Molecular Mechanisms of Helicobacter Pylori Trans-kingdom DNA Conjugation

Grants and Contracts Details

Description

Of the recognized infection-associated malignancies, the most significant carcinogenic microbe is the gastric bacterium Helicobacter pylori, which chronically colonizes the stomach of over half of the global population and contributes to the development of more than one million new cases of cancer per year. Despite many decades of research, we do not fully understand how H. pylori balances interactions with the human host to stimulate the development of gastric disease. The cancer-associated H. pylori cag type IV secretion system (cag T4SS) has emerged as a paradigm for understanding how a single molecular device transports diverse immunostimulatory cargo into target eukaryotic cells. Whereas some T4SSs have the capacity to secrete multiple protein effectors, the ability to translocate a pro-inflammatory bacterial oncoprotein and a repertoire of DNA and polysaccharide substrates distinguishes the cag T4SS from other nanomachines. In exciting new studies, we discovered that cag T4SS-dependent trans-kingdom DNA conjugation stimulates cytosolic nucleic acid reconnaissance systems to provoke the production of multifarious interferons and inflammatory cytokines that orchestrate diverse immune responses. Our long-term objective is to mechanistically characterize how the dynamic cag T4SS transports carcinogenic molecular cargo into gastric cells. Towards our objective, we aim to define the kinetics and biogeography of cag T4SS-dependent DNA translocation in vivo and delineate the mechanism by which chromosomal DNA cargo is excised and coupled to the cag T4SS apparatus. Our studies will employ rodent infection models, high-resolution microscopy, biochemical approaches, and immunological assays to address longstanding knowledge gaps in gastric cancer biology and uncover microbial mechanisms that are involved in the development of pre-malignant lesions. Collectively, these investigations will advance our understanding of important host-pathogen conflicts that engage nucleic acid surveillance pathways to regulate host immunity and trigger microbial carcinogenesis. Furthermore, our studies will provide the foundational framework for developing new treatment and intervention strategies to reduce the incidence and severity of malignancies that arise as a consequence of infection-induced chronic inflammation.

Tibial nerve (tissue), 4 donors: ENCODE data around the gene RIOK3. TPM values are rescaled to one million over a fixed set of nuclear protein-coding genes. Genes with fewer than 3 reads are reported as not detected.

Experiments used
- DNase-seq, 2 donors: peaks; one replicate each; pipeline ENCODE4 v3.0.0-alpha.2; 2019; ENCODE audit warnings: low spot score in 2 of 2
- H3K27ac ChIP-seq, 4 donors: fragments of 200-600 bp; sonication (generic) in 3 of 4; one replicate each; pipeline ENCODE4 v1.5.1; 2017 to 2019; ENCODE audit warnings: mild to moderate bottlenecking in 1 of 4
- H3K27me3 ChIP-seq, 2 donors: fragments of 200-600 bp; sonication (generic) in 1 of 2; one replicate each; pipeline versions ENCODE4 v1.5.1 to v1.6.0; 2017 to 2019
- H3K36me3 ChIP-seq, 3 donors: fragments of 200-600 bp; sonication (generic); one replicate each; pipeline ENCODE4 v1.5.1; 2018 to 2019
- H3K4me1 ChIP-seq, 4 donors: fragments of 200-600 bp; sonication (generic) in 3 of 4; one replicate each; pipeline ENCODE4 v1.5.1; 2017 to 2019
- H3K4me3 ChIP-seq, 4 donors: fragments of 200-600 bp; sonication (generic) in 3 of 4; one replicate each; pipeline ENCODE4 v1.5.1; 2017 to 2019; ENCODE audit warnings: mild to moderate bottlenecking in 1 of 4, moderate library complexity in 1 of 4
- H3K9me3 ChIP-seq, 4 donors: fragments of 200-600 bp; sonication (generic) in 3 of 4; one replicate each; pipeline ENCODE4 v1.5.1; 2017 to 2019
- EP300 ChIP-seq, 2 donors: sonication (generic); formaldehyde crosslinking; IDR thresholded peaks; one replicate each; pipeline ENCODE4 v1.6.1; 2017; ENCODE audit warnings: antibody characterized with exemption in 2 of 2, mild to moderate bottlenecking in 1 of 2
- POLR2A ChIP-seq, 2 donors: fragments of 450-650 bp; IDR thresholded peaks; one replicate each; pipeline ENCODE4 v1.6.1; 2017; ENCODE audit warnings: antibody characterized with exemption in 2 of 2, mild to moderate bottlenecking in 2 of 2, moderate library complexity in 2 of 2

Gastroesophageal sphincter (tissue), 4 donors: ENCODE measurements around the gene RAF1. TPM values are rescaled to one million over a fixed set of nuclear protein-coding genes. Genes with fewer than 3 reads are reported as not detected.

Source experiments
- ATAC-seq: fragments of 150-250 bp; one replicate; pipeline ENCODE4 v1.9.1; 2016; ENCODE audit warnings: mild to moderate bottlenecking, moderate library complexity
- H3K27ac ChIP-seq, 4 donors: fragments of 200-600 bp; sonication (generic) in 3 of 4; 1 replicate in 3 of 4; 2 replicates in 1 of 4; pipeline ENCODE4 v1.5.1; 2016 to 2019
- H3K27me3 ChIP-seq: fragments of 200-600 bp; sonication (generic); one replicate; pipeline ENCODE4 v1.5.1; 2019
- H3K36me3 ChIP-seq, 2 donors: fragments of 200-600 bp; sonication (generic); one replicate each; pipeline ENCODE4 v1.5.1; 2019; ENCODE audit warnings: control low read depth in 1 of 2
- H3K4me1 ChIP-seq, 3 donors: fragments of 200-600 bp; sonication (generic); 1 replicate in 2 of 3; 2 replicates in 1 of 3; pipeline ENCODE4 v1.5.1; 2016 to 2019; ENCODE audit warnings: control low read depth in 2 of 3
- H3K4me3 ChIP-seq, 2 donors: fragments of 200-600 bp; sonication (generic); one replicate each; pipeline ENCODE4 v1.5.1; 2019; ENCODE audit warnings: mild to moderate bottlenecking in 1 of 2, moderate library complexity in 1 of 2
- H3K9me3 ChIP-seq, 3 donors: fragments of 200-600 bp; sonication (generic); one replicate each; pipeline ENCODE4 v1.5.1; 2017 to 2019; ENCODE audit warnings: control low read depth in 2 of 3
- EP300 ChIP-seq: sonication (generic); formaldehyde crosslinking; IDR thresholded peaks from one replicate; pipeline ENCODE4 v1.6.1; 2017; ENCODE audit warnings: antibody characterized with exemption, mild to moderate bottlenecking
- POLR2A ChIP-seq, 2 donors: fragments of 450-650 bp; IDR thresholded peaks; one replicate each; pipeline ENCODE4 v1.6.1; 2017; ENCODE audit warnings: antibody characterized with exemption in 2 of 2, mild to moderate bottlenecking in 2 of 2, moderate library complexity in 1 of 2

StatusActive
Effective start/end date12/1/2310/31/25

Funding

  • National Institute of Allergy and Infectious Diseases: $192,814.00

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